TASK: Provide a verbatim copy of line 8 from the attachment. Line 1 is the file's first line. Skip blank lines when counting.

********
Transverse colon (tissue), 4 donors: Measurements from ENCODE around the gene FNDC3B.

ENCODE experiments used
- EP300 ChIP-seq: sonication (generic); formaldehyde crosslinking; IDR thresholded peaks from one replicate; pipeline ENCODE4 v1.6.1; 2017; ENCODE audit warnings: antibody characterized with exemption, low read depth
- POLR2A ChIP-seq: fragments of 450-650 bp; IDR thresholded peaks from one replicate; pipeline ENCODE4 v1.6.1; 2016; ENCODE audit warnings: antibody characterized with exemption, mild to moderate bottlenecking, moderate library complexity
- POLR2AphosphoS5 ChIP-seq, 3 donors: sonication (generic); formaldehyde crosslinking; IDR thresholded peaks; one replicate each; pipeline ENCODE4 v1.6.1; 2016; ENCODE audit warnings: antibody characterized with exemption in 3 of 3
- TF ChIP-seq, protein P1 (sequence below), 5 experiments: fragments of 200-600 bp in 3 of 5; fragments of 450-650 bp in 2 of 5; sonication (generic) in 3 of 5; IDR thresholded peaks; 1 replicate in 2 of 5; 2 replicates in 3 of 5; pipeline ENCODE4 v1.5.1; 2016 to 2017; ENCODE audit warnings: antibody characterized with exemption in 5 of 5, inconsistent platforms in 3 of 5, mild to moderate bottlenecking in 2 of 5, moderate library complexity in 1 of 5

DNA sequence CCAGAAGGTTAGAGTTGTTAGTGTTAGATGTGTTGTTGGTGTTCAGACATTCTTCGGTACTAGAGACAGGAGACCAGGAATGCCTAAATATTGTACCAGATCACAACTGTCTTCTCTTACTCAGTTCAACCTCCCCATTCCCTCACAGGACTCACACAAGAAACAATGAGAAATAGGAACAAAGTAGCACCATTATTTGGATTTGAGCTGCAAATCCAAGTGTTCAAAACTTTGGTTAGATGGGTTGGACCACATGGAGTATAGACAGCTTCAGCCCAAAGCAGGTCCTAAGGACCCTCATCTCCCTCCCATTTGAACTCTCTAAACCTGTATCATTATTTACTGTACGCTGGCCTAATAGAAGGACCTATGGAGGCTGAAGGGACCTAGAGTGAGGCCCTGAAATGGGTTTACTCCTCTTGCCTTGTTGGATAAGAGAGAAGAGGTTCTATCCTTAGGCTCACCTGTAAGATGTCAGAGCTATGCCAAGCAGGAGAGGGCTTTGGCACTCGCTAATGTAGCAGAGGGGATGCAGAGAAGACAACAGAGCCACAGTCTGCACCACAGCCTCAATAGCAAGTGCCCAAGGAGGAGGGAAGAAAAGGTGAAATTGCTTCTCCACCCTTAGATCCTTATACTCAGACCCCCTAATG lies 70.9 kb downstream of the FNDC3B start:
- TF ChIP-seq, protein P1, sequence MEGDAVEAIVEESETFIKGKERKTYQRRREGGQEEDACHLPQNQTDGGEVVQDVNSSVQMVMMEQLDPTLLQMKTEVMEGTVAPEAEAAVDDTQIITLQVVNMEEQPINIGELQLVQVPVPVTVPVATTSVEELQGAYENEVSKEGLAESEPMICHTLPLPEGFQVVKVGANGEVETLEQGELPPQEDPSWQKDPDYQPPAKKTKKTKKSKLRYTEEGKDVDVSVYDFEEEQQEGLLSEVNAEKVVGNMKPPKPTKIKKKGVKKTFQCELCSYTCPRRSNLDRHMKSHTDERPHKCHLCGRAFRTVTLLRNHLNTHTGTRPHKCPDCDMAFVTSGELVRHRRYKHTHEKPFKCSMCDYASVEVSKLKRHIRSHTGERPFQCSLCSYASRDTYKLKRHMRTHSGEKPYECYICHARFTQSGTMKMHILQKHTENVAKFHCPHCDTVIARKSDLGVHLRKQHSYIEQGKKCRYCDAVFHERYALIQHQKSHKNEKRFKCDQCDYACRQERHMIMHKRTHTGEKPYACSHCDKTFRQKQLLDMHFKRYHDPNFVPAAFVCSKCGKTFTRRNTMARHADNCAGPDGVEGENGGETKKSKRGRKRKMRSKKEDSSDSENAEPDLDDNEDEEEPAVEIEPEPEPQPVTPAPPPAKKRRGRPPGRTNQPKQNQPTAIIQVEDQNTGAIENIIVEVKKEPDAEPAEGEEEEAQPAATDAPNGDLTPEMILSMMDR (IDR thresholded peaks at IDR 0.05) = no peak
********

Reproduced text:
- TF ChIP-seq, protein P1, sequence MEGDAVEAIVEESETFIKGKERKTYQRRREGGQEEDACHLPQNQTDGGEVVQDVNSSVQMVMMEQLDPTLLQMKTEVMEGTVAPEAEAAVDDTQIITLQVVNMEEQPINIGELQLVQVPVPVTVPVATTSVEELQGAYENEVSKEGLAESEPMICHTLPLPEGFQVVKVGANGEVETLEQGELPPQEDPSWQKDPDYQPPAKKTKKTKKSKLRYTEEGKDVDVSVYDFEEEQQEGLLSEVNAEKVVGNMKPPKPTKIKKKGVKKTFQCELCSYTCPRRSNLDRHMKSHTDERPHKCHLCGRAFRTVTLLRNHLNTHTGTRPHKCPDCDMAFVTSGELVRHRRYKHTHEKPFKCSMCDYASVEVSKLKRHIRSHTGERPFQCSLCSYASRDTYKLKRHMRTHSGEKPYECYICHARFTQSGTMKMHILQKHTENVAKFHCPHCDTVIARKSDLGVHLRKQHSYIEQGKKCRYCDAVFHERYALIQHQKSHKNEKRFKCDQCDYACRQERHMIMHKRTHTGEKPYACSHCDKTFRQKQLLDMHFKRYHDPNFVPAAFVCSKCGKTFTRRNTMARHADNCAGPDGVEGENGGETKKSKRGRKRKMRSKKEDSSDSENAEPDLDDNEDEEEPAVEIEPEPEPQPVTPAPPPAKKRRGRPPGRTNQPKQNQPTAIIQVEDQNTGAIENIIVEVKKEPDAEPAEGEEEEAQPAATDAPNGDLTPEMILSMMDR (IDR thresholded peaks at IDR 0.05) = no peak